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BLOG: Staying the course: Reflections on the challenges and value of completing a masters dissertation during a pandemic

Lindsey, Master of Public Health (online) student, reflects on her experience of writing a dissertation during the Covid-19 pandemic.

By Lindsey | Physiotherapist and part-time online MPH student

Photo of Lindsey sitting down

This is a reflection on my third and final-year dissertation, as part of my part-time online Masters in Public Health (MPH) at the University of Edinburgh, which I have recently completed. The part-time MPH offers a choice between a dissertation and a course-work route in the final year and I initially thought I would take the modular route as I found the dissertation challenging during my undergraduate degree. However, I thought it would be a good learning opportunity and if I didn’t try now with the support of a supervisor, that I would always be reluctant to try in the future. 

While I was initially worried about my lack of research experience and that I would fall behind and be unable to complete the project, I found I enjoyed the variety and practical work that a qualitative dissertation provides, from recruitment, interviews, transcription and analysis. There were moments of relief after each big section was finished, such as getting ethics approval and completing the interviews. 

Despite having received ethics approval early on, I still struggled to stay on top of the deadlines I had set with my supervisor. COVID-19 has led to fatigue from my work as a physiotherapist due to annual leave restrictions and reduced manpower due to longer sick leaves. Even though I had managed working full time alongside my Masters up until now, I suddenly found that I was no longer coping and that I was too tired at the end of a working day to sit down and write.

I found that taking the time to pause and catch my breath through taking a little break from some of my other commitments helped me to conserve energy. It is important to have things to look forward to when doing your thesis but not to overstretch yourself too! 

I suddenly found that I was too tired at the end of a working day to sit down and write

One motivator that helped me, and I hope will help others embarking on a dissertation, was a piece of advice from a friend. They recommended to just start writing, even if it is not perfect. Pruning and editing can be done later. They also recommended aiming to do 200 words a day, because by the end of the week, I’d already have 1400 words, rather than trying to do large chunk at one go which can seem more daunting.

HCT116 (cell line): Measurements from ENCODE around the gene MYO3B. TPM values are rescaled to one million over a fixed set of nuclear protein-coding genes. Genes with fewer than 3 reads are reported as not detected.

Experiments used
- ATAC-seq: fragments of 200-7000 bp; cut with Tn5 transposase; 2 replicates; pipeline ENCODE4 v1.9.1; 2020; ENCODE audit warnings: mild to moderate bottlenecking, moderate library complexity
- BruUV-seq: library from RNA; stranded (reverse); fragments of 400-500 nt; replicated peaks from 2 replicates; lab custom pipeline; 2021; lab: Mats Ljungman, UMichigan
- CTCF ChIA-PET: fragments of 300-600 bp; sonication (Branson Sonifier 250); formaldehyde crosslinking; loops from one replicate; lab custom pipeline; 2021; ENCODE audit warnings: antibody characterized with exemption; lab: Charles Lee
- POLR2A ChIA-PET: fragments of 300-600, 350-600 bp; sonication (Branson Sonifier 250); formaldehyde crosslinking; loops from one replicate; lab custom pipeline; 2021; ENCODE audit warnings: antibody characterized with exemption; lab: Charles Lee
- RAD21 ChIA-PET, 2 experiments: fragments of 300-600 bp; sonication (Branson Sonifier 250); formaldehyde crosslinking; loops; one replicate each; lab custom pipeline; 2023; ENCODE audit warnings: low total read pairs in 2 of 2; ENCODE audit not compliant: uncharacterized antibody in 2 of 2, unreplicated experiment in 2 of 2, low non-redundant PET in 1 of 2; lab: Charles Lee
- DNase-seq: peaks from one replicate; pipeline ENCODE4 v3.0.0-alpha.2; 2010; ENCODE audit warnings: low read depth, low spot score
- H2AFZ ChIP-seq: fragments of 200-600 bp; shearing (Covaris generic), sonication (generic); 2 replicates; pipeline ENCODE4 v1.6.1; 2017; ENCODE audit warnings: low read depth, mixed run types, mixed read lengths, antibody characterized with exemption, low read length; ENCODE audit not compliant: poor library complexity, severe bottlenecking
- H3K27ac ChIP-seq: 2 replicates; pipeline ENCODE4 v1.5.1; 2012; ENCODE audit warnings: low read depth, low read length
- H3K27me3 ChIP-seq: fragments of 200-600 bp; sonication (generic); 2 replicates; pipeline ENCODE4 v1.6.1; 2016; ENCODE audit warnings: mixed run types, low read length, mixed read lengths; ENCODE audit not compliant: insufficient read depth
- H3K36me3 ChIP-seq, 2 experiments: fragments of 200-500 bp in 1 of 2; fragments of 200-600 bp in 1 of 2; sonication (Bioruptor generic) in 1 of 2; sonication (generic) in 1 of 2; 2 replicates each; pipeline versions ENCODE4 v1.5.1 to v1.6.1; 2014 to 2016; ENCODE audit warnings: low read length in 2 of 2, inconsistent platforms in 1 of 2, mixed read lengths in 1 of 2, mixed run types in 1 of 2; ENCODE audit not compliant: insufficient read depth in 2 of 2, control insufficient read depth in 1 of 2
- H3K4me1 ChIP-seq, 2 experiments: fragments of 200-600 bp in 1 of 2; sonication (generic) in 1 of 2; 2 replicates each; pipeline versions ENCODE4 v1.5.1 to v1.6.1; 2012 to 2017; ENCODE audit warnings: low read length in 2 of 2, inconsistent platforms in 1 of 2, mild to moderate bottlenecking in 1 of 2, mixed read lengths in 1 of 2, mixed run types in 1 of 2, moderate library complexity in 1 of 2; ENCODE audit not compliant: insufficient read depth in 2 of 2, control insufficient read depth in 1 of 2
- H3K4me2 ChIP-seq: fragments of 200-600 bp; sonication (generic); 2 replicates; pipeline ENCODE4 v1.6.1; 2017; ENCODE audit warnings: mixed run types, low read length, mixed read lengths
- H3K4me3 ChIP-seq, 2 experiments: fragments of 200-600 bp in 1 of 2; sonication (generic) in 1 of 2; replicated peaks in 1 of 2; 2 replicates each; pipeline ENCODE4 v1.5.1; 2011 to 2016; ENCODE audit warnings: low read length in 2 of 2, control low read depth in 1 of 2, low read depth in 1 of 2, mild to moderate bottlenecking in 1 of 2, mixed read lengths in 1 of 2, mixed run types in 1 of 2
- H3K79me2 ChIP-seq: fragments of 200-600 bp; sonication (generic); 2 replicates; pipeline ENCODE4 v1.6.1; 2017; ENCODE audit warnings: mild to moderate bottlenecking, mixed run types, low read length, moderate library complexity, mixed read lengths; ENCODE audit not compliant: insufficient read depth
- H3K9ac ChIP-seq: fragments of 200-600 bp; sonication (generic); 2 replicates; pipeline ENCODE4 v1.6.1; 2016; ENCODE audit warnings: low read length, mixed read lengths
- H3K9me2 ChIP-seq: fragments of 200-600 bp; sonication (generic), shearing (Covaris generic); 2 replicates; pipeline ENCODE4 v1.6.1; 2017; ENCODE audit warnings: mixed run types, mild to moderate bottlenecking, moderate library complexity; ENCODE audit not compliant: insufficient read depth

As libraries and cafés were closed to kerb the spread of COVID-19, arranging a pleasant and ergonomic work space at home made the biggest difference. Being comfortable helped me to be more productive, to persevere with writing and helped to prevent aches and pains from prolonged sitting. 

As the part-time Masters programme was already fully online, there was no disruption to finishing the course

Thankfully, there were some positive notes of doing my thesis in 2021, because the public had already become familiar with using online video conferencing platforms over the last year, which made the interview process much smoother. Additionally, I work and live overseas and although it was challenging being unable to visit my family due to COVID-19 travel restrictions, the restrictions were beneficial, because it meant that I was not tempted to go on holiday - instead I used the time to do my thesis! Finally, as the part-time Masters programme was already fully online, there was no disruption to finishing the course.

One challenge I faced was not having enough alternative strategies for recruitment in the event that my initial plan submitted to ethics was not successful. I found that after responses had slowed down from the initial recruitment drive, I felt quite helpless. This is an important lesson for others embarking on a qualitative dissertation. Try to make sure there are enough alternative plans for recruitment considered and included in the ethics application from the beginning.  

I have also learnt to be aware of my influence in every aspect of the study, that interviews do take practice and reflection assists with learning. Using a reflexive journal assisted me with reviewing my skillset as a research interviewer and enabled me to change the way that I conducted the interviews and the analysis. Through developing these skills, it has enabled me to start the transition to being a researcher and not just a postgraduate student completing an assignment.  

Moving forward, my postgraduate programme has given me confidence to pursue research and equipped me with valuable skills for my career, such as leadership, the value of reflection, knowledge for strategic planning, management and improving healthcare services.